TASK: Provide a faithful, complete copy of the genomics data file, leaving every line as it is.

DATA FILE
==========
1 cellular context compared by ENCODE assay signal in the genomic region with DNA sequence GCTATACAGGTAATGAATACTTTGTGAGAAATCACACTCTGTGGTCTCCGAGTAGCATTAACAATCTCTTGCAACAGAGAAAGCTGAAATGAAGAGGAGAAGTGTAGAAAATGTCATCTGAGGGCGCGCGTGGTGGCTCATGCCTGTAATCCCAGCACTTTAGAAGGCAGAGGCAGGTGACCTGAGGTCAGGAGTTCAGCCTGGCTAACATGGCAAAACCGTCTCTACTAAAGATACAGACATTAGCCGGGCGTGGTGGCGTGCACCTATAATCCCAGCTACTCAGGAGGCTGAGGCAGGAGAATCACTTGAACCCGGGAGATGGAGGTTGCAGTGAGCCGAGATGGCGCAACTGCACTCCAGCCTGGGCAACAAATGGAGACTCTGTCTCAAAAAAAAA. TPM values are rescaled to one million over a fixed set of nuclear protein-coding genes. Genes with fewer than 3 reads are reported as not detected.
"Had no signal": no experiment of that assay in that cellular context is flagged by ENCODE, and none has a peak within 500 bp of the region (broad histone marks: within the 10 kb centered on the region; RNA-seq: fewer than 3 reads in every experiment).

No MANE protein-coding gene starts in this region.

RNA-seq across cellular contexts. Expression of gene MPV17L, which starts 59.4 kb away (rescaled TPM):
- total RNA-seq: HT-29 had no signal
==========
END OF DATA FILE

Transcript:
1 cellular context compared by ENCODE assay signal in the genomic region with DNA sequence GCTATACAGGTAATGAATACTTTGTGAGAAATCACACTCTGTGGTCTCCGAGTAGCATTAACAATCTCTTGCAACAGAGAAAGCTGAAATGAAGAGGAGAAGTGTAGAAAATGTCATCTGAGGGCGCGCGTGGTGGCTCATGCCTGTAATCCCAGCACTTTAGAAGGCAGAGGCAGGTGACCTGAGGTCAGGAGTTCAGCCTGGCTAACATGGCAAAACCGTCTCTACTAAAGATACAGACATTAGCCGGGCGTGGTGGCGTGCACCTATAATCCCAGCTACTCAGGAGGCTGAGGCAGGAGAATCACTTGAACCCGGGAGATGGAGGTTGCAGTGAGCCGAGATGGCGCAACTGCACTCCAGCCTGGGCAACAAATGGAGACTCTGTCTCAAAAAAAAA. TPM values are rescaled to one million over a fixed set of nuclear protein-coding genes. Genes with fewer than 3 reads are reported as not detected.
"Had no signal": no experiment of that assay in that cellular context is flagged by ENCODE, and none has a peak within 500 bp of the region (broad histone marks: within the 10 kb centered on the region; RNA-seq: fewer than 3 reads in every experiment).

No MANE protein-coding gene starts in this region.

RNA-seq across cellular contexts. Expression of gene MPV17L, which starts 59.4 kb away (rescaled TPM):
- total RNA-seq: HT-29 had no signal